Black Hole

Alton Towers

Rocket into the heart of a Black Hole on a journey into space...

Theme ParkAlton Towers
Park AreaX-Sector
AudienceOlder Families and Thrillseekeers
Closed5 March 2005 (replaced by The Smiler)
ModelJet Star II
Height44 ft
Length1919 ft
Duration2 minutes
Black Hole sat in a tent in X-Sector

Black Hole sat in a tent in X-Sector

Enclosed within a giant tent, Black Hole was a rollercoaster which took place in near complete darkness.

The rollercoaster itself was a Jet Star II, designed and manufactured by the legendary Anton Schwarzkopf. Black Hole had an outer space theme, with the queueline and station featuring Jules Verne style scenery.

Trains were comprised of two cars, each seating up to six riders in three groups of two, one in front of the other. The ride began with an unusual spiral lift hill, before plunging down a 44 foot drop into the "black hole". From here, the layout comprised mainly a set of clockwise and anti-clockwise helixes. Due to the pitch blackness, occasionally punctuated by illuminated asteroids and other space objects, Black Hole felt more intense than the ride perhaps really was.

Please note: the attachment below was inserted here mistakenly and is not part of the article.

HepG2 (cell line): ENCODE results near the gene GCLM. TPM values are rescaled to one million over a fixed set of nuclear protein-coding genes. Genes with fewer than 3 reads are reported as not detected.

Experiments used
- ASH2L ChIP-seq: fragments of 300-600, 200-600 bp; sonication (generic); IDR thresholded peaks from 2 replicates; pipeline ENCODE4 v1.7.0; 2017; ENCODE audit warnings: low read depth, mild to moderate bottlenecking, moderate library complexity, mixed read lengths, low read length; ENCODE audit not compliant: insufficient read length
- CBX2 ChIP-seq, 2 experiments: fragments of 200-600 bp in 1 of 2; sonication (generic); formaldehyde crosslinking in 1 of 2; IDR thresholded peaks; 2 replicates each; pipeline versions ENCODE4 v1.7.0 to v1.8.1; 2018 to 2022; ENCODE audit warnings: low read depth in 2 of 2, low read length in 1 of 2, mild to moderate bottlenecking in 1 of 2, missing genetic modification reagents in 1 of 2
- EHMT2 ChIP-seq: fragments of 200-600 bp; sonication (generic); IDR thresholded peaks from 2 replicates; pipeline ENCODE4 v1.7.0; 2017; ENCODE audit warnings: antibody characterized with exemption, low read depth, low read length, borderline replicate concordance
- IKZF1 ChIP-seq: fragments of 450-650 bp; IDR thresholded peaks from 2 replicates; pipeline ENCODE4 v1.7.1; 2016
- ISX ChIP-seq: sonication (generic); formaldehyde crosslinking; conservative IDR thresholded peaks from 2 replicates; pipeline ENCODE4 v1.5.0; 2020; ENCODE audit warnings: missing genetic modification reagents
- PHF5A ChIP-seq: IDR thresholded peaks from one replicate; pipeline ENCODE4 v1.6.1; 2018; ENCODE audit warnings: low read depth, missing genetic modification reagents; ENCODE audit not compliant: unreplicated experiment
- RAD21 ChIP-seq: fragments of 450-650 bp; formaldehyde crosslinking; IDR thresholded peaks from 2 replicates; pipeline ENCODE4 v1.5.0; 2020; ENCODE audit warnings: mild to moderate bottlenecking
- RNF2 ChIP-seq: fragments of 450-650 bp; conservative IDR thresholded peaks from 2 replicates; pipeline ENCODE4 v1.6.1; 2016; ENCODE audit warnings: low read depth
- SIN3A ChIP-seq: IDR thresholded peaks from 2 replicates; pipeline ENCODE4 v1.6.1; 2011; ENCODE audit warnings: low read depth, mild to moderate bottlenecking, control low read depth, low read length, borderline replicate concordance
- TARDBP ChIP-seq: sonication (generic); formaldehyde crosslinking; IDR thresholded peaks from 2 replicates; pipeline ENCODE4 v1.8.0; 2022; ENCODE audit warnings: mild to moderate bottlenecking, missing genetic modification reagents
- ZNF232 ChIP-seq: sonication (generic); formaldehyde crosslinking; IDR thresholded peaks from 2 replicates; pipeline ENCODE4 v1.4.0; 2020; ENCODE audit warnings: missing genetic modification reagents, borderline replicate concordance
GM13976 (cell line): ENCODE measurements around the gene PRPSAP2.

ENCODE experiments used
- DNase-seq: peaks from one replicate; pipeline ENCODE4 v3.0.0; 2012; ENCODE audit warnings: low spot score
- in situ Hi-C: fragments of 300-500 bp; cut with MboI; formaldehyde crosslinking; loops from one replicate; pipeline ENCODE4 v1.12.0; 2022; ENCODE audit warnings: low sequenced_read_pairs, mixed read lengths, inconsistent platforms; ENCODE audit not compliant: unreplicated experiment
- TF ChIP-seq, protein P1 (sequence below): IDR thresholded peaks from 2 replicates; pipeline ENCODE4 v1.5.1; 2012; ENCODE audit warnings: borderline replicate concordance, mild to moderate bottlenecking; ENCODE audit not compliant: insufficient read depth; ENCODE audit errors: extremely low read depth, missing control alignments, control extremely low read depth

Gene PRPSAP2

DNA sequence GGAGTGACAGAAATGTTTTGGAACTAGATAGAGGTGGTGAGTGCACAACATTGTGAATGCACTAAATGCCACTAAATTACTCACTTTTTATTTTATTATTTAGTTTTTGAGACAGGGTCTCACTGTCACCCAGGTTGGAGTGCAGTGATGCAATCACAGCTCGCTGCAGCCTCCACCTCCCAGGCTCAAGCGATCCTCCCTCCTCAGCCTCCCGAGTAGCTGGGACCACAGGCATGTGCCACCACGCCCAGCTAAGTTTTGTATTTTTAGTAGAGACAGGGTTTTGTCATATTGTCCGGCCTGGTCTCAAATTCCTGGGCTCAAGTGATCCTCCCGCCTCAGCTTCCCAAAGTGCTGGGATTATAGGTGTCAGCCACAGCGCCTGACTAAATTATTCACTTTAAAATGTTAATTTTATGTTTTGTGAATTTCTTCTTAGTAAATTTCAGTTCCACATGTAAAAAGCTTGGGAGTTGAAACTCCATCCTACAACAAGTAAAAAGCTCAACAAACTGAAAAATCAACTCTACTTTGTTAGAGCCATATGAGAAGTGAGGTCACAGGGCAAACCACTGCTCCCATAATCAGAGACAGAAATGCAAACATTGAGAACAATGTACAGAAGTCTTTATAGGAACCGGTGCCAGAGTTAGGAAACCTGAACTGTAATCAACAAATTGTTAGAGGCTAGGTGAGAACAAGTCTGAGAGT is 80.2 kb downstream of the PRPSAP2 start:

Initially the Black Hole tent was bright yellow and green, although this was changed to a midnight blue when the area was converted into X-Sector with the arrival of Oblivion in 1998.

Black Hole was one of Alton Towers' classic rides. By the mid-2000s, however, it was becoming unreliable and costly to both maintain and keep in line with modern safety standards. Following a special enthusiast event to say goodbye to the ride, Black Hole was closed in March 2005. The tent remained in place for several years, being utilised Boiler House and Carnival of Screams scare mazes for Scarefest 2011, before finally being torn down to make way for The Smiler which now sits on the site. The rollercoaster itself was refurbished by Gerstlauer, and can now be found operating as Rocket at Furuvik in Sweden.

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